Child Support in Georgia

Legal Services

Child Support in Georgia

The process of establishing child support payments often causes anxiety for parents going through the divorce process or paternity suits. Most parents want to pay reasonable child support if they do not have primary custody of their children, but often worry about the impact of excessive and financially crippling payments. Matthew Midgett has helped numerous clients navigate child support guidelines throughout the Savannah area as well as throughout Chatham, Bryan and Effingham counties.

Georgia Child Support Guidelines

Savannah parents should know that the state of Georgia requires both parents to support their children until a child reaches the age of 18, dies, graduates from high school, marries, emancipates, or joins the military. However, support can extend past the age of 18, such as in the case of a child still in high school.

Because of the intricacies of a negotiations, it is best handled by a legal professional who specializes in this type of family law. Contact our firm today for an initial consultation.

What am I required to pay?

The law requires noncustodial parents to pay a reasonable amount of child support to the custodial parent toward the child’s living expenses. Child support, in addition to a monthly or weekly sum, may also include such items as health insurance and payment of medical and dental expenses.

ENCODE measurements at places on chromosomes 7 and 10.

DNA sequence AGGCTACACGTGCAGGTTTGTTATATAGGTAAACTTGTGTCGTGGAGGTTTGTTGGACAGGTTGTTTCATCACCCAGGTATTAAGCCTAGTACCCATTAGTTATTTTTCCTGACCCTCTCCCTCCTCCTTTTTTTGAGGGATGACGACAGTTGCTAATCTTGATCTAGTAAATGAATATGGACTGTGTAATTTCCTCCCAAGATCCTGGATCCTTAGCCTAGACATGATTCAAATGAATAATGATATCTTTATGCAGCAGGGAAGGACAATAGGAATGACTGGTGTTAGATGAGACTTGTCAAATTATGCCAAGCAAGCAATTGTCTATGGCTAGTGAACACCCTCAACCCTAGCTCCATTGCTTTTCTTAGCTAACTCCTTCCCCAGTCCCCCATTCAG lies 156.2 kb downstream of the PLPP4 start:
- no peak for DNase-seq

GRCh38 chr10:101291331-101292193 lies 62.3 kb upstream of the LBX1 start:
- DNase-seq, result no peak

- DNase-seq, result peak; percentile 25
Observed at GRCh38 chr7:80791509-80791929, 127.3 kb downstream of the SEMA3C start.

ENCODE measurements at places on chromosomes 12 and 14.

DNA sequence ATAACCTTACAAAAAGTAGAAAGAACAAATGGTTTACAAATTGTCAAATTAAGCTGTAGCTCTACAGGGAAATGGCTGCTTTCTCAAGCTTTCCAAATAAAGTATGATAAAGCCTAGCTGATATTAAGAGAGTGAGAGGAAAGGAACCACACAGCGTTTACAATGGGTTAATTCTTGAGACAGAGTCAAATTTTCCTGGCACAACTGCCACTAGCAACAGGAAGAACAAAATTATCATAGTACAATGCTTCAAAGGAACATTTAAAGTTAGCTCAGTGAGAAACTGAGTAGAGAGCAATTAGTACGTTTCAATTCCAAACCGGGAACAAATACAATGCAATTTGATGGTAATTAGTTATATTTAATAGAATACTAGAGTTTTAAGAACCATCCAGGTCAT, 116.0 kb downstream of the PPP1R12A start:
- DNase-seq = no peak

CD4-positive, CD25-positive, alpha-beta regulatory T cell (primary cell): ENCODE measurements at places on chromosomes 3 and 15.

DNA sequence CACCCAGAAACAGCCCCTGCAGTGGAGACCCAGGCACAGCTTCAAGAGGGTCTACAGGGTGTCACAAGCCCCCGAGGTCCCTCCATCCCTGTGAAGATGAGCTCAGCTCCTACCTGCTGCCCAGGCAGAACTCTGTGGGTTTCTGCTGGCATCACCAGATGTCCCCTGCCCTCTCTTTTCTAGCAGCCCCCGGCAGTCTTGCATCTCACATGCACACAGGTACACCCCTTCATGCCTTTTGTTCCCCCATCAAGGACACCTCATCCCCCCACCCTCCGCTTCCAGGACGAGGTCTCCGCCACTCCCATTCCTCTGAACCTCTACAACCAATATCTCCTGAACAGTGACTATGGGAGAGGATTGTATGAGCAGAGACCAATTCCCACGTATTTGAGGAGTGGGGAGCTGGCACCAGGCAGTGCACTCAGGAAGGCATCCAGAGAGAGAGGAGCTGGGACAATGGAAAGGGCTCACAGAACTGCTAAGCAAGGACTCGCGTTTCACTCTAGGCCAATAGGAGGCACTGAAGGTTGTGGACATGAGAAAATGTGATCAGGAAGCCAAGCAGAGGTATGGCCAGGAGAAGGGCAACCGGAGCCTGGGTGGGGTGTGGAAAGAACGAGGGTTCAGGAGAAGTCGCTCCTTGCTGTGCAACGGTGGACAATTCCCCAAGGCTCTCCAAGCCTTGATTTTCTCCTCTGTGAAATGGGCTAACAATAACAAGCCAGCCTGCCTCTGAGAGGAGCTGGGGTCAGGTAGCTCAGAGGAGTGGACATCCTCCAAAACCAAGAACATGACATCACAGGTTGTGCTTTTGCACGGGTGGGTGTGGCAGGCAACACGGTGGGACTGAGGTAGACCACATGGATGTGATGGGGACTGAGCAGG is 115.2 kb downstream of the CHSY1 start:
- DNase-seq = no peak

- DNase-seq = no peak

In 2007, the state of Georgia made some sweeping changes to child support laws and adopted a more rigid structure for determining what needs to be paid. The most important changes to the law included the following:

  • The law now takes into account the combined income of both parents, along with the number of children to be supported, in determining the child support obligation.
  • If currently paying or receiving child support, you may be entitled to a modification of your support order based on a financial change in circumstances. In other words, you might pay a substantially different amount based on the 2007 changes to the law.
  • The court cannot order parents to pay for college. However, parents may agree to pay child support beyond the age of 18 or to pay for college expenses.
  • A child support obligation ‘table” is now used to determine how much child support will be paid or received. With a more rigid structure, it is very important that courts have accurate information regarding each spouses income and earning potential when calculating that spouses ability to pay child support payments.

For more information on Child Support in Georgia, contact attorney Matthew Midgett today at 912-421-1553 or reach us through our online form.

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